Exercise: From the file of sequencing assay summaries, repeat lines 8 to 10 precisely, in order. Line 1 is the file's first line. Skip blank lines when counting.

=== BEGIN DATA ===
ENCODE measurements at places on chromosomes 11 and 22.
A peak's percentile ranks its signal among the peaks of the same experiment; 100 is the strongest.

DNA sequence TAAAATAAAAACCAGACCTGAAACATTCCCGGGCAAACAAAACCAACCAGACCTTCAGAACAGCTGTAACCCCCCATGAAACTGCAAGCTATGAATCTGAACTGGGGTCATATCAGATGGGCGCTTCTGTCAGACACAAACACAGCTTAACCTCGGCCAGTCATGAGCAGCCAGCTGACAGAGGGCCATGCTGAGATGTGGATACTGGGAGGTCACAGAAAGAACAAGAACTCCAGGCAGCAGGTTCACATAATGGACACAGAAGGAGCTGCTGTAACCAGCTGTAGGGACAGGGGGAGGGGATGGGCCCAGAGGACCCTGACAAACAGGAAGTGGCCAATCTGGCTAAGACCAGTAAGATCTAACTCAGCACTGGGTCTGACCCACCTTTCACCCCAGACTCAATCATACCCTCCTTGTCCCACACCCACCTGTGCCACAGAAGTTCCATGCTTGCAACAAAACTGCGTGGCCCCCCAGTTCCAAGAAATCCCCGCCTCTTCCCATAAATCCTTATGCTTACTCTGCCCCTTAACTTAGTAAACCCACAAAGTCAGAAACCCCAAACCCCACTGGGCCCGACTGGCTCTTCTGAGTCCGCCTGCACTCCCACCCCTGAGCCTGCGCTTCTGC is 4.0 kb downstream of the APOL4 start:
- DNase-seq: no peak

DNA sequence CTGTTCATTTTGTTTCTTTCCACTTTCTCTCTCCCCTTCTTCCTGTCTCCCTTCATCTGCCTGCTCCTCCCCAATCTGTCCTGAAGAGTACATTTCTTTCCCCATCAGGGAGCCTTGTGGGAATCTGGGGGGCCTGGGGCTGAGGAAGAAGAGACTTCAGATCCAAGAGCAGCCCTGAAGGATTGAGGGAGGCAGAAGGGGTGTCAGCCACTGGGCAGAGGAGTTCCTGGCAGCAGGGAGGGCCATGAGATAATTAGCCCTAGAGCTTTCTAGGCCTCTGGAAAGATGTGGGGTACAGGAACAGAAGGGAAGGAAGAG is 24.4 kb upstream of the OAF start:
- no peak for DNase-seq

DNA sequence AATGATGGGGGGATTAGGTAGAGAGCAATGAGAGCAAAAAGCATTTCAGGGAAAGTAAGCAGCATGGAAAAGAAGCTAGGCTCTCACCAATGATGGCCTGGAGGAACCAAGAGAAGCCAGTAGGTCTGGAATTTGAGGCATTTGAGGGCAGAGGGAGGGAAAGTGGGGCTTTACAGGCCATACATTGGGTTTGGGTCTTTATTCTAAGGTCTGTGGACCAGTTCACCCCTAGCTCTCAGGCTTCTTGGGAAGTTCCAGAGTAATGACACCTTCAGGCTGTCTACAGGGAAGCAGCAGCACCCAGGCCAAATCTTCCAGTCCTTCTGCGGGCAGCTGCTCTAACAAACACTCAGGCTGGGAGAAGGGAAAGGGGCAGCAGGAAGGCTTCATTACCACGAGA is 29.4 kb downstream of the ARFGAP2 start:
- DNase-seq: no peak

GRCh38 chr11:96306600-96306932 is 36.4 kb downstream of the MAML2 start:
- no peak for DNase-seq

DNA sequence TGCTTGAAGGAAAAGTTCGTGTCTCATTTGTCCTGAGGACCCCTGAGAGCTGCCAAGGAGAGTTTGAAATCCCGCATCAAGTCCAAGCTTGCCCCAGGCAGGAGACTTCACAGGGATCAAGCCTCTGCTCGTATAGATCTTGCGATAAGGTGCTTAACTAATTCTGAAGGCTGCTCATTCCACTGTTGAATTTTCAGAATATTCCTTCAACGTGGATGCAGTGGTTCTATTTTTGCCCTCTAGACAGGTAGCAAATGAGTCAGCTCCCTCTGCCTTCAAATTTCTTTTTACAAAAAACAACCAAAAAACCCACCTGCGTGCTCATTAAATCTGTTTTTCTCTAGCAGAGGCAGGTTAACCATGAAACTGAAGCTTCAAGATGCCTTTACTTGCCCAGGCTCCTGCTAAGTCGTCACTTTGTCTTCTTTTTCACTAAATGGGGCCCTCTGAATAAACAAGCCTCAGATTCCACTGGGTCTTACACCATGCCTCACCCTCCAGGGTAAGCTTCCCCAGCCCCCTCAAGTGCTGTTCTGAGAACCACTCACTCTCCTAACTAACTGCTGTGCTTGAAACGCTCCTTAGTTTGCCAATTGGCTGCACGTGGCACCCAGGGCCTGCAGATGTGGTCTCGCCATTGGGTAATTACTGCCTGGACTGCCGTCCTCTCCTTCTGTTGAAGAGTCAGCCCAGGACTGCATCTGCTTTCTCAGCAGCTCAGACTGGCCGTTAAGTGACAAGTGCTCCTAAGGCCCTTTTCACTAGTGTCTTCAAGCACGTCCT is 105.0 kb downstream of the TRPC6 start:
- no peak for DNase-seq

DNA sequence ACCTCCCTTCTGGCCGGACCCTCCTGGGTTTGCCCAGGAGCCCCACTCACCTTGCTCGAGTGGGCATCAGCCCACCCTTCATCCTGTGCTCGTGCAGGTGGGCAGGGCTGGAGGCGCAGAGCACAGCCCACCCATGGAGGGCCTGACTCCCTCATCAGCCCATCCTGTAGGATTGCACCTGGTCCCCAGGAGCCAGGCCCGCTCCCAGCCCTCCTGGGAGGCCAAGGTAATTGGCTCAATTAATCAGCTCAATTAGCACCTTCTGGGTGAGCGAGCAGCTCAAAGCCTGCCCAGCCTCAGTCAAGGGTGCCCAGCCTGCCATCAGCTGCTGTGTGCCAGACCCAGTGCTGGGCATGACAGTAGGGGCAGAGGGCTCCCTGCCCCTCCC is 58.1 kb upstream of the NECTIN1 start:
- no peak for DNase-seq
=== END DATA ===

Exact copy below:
- DNase-seq: no peak

GRCh38 chr11:96306600-96306932 is 36.4 kb downstream of the MAML2 start:
- no peak for DNase-seq